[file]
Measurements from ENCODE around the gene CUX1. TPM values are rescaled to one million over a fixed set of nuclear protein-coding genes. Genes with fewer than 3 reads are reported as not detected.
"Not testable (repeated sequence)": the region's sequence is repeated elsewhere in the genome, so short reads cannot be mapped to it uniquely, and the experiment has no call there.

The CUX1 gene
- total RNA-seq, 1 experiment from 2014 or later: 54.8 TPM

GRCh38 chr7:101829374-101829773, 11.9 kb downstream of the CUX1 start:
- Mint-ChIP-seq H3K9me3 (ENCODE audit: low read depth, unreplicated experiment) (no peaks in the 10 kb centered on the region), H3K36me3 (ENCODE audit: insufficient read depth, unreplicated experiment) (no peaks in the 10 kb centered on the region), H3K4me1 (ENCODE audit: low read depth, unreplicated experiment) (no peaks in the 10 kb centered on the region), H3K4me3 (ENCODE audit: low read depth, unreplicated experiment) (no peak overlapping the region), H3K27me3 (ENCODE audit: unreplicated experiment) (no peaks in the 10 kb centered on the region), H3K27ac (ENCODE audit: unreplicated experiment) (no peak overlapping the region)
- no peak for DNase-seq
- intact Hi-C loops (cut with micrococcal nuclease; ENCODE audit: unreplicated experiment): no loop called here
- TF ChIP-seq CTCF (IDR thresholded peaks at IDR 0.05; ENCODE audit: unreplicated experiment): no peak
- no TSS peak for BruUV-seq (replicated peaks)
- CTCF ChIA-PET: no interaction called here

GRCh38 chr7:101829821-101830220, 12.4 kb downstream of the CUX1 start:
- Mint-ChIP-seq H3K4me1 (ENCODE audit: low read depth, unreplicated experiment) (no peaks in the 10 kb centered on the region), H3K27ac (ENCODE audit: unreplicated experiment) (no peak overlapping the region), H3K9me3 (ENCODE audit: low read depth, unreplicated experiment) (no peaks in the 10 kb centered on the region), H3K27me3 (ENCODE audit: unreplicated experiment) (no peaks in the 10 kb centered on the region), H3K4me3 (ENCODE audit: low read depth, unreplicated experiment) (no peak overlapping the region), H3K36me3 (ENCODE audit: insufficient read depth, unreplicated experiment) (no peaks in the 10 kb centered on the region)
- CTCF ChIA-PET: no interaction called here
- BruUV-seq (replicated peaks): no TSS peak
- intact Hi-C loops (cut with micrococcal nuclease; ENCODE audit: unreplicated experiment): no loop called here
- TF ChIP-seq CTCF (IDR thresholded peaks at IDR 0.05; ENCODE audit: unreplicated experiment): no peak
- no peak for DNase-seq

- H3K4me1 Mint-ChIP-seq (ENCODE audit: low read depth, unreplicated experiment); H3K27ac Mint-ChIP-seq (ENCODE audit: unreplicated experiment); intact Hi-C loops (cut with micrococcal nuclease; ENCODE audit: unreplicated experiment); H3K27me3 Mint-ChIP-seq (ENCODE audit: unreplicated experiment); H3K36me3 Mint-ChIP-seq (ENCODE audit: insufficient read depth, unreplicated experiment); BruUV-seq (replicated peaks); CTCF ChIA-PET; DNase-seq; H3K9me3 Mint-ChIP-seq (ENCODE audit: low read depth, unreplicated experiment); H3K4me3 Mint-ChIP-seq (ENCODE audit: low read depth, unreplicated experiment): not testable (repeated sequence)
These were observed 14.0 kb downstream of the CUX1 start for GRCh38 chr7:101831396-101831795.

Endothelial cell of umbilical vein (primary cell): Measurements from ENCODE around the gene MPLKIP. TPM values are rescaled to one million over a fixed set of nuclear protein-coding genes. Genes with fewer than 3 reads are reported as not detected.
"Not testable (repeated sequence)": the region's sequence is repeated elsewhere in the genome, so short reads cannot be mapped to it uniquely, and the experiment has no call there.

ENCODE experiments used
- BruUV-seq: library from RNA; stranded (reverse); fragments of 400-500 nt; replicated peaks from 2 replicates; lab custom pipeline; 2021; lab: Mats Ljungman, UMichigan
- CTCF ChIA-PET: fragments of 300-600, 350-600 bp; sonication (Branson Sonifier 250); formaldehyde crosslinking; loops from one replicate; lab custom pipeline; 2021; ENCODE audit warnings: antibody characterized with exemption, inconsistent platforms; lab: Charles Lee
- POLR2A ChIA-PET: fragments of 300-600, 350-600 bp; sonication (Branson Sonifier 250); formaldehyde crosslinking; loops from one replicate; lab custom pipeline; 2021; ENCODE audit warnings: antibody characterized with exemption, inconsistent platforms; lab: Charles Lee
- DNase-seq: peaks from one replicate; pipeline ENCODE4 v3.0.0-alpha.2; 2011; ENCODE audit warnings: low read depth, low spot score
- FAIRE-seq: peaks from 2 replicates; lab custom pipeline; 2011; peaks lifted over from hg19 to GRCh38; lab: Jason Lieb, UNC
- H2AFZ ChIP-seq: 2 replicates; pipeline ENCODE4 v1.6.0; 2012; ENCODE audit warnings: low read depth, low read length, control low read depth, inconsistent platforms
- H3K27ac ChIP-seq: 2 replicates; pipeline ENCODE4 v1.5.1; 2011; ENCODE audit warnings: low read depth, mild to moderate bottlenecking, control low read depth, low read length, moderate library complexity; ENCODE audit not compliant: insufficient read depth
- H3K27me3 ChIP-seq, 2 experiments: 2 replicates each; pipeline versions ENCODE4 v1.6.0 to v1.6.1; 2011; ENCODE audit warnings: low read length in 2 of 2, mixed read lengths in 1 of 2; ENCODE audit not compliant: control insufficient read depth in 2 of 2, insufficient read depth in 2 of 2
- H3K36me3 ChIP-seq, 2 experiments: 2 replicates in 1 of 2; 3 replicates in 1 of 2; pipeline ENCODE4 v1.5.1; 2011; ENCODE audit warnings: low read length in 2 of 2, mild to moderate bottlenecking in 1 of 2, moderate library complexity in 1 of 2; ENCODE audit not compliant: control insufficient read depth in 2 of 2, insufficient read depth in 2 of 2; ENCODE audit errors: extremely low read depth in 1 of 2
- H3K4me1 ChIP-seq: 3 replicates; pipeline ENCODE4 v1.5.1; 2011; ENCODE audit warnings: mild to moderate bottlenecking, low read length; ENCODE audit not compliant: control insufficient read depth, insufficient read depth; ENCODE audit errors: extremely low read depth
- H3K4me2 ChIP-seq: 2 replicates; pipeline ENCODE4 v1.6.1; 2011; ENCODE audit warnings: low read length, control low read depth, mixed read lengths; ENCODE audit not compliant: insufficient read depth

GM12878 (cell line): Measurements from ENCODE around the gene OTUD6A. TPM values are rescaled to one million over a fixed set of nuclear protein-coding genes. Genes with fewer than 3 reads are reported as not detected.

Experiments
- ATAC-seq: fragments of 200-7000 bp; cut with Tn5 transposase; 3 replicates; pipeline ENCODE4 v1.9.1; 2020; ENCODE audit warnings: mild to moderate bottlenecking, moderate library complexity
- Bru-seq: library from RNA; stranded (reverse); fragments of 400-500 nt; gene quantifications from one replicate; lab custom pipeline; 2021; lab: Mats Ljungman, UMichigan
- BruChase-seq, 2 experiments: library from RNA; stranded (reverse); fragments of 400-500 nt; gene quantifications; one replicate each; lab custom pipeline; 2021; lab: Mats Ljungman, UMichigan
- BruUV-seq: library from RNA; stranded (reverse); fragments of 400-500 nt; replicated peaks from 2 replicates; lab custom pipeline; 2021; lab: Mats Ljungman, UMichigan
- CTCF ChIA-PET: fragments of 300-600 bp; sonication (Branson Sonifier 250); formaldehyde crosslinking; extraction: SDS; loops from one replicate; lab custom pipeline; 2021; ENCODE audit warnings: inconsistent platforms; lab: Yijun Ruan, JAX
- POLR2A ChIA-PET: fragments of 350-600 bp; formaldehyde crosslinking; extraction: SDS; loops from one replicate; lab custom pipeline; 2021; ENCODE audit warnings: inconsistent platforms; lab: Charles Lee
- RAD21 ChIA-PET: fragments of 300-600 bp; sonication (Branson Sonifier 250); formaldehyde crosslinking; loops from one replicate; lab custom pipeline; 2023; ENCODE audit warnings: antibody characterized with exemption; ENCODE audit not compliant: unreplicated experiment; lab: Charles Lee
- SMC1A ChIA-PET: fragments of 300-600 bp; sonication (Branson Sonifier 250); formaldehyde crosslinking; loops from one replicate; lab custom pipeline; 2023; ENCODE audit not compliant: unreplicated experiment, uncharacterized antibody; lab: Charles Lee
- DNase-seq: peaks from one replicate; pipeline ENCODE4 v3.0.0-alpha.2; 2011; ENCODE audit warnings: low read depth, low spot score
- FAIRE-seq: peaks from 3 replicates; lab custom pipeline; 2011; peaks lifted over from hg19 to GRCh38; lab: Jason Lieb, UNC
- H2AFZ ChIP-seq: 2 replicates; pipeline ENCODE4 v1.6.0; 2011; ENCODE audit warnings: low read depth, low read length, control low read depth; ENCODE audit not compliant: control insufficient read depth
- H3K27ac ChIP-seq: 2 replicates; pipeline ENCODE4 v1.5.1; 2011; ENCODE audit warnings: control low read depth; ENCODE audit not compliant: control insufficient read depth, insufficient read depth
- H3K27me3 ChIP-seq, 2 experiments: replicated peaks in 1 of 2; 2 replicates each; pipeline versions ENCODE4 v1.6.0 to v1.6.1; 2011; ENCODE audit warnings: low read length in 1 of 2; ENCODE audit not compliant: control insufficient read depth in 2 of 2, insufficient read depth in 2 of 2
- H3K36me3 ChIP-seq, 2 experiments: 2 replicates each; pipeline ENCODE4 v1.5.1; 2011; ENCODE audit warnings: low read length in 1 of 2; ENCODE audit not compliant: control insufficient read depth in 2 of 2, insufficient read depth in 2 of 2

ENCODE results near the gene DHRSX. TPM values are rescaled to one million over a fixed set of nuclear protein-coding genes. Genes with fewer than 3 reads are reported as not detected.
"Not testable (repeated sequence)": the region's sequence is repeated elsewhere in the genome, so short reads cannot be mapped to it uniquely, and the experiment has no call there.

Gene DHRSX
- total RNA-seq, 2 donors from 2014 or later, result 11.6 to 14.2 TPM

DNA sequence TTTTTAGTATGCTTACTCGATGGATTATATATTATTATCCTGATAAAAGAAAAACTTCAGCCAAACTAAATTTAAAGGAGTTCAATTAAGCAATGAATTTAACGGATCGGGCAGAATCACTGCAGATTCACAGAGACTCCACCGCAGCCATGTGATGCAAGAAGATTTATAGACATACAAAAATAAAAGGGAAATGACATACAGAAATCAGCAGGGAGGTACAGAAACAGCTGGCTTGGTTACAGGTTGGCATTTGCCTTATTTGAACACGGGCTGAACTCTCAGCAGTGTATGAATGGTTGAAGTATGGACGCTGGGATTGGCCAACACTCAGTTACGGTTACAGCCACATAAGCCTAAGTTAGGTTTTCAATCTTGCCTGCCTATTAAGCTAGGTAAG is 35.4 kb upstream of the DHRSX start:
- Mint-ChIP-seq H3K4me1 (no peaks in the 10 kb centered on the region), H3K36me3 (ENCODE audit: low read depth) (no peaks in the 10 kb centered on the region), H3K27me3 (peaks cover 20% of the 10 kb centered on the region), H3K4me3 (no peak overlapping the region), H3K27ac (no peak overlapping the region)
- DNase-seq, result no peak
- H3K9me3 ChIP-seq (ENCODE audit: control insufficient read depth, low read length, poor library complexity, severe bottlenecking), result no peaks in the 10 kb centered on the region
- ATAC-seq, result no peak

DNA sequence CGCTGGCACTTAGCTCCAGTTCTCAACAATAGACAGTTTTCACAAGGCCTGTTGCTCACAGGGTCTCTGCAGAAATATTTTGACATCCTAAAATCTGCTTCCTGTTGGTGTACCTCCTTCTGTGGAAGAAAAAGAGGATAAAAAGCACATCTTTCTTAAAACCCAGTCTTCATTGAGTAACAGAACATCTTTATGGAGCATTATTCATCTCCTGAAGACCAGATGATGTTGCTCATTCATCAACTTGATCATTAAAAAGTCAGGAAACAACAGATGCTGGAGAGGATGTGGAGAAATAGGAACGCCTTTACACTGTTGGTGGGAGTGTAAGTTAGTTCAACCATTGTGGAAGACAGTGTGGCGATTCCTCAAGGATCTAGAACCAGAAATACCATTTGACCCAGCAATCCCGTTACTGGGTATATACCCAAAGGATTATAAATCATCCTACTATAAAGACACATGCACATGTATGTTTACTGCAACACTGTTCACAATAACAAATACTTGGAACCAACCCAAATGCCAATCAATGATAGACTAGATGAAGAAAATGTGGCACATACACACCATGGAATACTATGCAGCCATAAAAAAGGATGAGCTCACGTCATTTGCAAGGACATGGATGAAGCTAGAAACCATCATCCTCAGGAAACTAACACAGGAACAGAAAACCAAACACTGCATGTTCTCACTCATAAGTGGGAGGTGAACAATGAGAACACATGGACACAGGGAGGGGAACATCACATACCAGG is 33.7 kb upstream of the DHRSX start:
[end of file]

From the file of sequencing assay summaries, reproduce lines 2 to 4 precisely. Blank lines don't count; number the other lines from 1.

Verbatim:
"Not testable (repeated sequence)": the region's sequence is repeated elsewhere in the genome, so short reads cannot be mapped to it uniquely, and the experiment has no call there.

The CUX1 gene
- total RNA-seq, 1 experiment from 2014 or later: 54.8 TPM